No Shame YA: Listening to The Hunger Games
In which Ashley experiences her beloved Hunger Games as an audiobook for the first time. You can check out the previous installment here.
I love The Hunger Games more than I love most people, which some of my friends find disconcerting given that it's a book about kids killing other kids for my amusement. It’s gotten to the point where anytime I mention it even in passing my friends will roll their eyes and insist "Not everything is like The Hunger Games, Ashley."
That's too bad, because everything should aspire to be at least half as smart as Suzanne Collins' modern dystopian classic. Ostensibly written for teens, this story tackles so many complex issues—the insidiousness of media culture, the military-industrial complex, gender politics (or lack thereof)—that you could write a book of essays about it (in fact, some people already have). Each time I (re)read the books or (re)watch the movies, I appreciate new details, new issues Katniss and her cohort have to struggle with.
Now that we have the entire Hunger Games trilogy on Scribd in audiobook form, I was excited to experience Collins’ story in a whole new way (especially since I need to reread them all anyway before seeing Mockingjay - Part 1 on Thursday, obviously). But I also had my reservations: Could Carolyn McCormick, the narrator, match my mental Katniss? Jennifer Lawrence is great in the movies—whitened, sure, and also not very starving-looking, but still amazingly stoic and compassionate. Could I handle letting yet another person’s Katniss interpretation possibly taint my own?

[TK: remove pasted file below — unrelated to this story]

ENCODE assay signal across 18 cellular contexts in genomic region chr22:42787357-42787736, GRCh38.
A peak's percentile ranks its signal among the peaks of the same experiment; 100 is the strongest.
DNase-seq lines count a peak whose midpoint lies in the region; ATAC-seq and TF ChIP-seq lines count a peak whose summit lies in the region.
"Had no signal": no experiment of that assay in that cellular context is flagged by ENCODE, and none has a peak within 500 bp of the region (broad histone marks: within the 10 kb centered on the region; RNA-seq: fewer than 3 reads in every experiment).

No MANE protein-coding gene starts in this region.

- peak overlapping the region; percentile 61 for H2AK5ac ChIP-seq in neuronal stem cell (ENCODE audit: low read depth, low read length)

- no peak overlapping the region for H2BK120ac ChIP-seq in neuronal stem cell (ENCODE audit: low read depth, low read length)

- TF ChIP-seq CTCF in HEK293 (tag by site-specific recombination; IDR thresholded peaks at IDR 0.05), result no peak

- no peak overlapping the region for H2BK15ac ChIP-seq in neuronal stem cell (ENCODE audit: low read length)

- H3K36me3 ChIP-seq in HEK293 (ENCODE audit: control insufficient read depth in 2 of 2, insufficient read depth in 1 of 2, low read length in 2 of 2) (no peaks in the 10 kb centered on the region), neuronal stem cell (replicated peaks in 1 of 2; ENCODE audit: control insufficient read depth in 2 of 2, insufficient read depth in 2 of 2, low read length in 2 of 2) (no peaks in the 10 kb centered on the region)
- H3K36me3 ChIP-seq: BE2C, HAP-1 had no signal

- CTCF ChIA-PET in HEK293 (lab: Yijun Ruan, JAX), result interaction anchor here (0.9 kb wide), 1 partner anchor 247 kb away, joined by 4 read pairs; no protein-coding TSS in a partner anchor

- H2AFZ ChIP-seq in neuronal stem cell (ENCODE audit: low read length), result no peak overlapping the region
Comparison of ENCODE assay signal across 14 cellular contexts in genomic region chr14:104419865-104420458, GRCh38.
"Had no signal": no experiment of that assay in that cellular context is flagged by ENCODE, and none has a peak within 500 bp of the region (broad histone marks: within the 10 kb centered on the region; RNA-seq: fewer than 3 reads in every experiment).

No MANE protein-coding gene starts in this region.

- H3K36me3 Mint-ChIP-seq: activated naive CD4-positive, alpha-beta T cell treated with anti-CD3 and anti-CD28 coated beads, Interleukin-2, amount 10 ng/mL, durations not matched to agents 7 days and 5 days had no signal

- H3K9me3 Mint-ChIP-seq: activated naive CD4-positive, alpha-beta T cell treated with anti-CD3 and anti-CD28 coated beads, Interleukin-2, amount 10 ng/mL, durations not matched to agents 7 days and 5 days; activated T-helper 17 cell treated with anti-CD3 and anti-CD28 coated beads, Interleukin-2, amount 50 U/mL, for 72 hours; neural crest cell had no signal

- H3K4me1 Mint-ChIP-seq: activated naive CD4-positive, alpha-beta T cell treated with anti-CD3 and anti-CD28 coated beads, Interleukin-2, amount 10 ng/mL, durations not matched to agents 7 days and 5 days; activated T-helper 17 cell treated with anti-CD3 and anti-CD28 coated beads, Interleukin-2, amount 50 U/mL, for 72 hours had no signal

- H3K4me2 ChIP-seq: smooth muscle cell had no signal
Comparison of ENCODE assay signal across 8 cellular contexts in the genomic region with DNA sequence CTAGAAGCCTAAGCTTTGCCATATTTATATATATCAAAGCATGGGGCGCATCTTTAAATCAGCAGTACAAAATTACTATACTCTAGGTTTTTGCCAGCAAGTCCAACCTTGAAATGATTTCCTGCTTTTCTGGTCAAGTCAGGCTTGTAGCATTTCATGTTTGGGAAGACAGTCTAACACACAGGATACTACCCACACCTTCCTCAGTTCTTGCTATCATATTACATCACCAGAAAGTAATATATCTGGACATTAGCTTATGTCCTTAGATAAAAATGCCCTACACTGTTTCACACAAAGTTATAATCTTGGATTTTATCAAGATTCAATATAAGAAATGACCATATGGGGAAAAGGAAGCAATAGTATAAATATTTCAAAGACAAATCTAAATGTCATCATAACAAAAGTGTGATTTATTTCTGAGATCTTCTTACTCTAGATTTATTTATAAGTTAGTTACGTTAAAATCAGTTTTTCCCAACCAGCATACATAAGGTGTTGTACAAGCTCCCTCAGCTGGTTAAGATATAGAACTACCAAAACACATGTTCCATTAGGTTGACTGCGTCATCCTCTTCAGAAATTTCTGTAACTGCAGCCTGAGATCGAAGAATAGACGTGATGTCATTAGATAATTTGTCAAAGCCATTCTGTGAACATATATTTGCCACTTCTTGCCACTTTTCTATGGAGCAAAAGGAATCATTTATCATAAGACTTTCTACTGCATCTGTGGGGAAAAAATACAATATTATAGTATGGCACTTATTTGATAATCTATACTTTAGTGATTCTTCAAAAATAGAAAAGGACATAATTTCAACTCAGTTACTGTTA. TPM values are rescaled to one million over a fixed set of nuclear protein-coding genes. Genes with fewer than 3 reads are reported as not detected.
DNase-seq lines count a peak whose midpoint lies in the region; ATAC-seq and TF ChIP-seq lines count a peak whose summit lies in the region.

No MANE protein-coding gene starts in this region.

I literally got through the first four words of the audiobook—“When I wake up”—before I paused and went "GRAHHHH WEIRD MUSIC WEIRD VOICE GRAHHHH." I typed this sentiment to a friend on Gchat and he responded simply, "Welcome to audiobooks." But I wouldn't let his cynicism or my initial reaction deter me. If Katniss can survive two Hunger Games and lead a revolution, then I could handle listening to her do it.
Soon, new details started jumping out at me, like the fact that about 8,000 people live in District 12. It made me see just how much time Katniss takes to explain things to the audience in this seemingly lightning-paced, action-packed story. There’s no eagerly flipping pages during Katniss's fight with Clove at the Feast or any other heart-pounding moments to find out what happens next—there's just McCormick's voice, passionately but steadily telling me the tale, making me notice more things my eyes might skip over.
By Part II of the story, I was as sucked into the story and McCormick's narration of Katniss as I've ever been, and even more convinced of the story's basic intelligence and power. I’m already in the middle of the Victory Tour with Katniss and Peeta, and can’t wait to start a revolution soon.
Ashley is an Editorial Assistant at Scribd. She's started a project called "I Volunteer as Tribute" that asks those who see The Hunger Games movies to make a donation that matches their ticket price to a charity that fights hunger. Find out some suggested charities and more at ivolunteerastribute.org.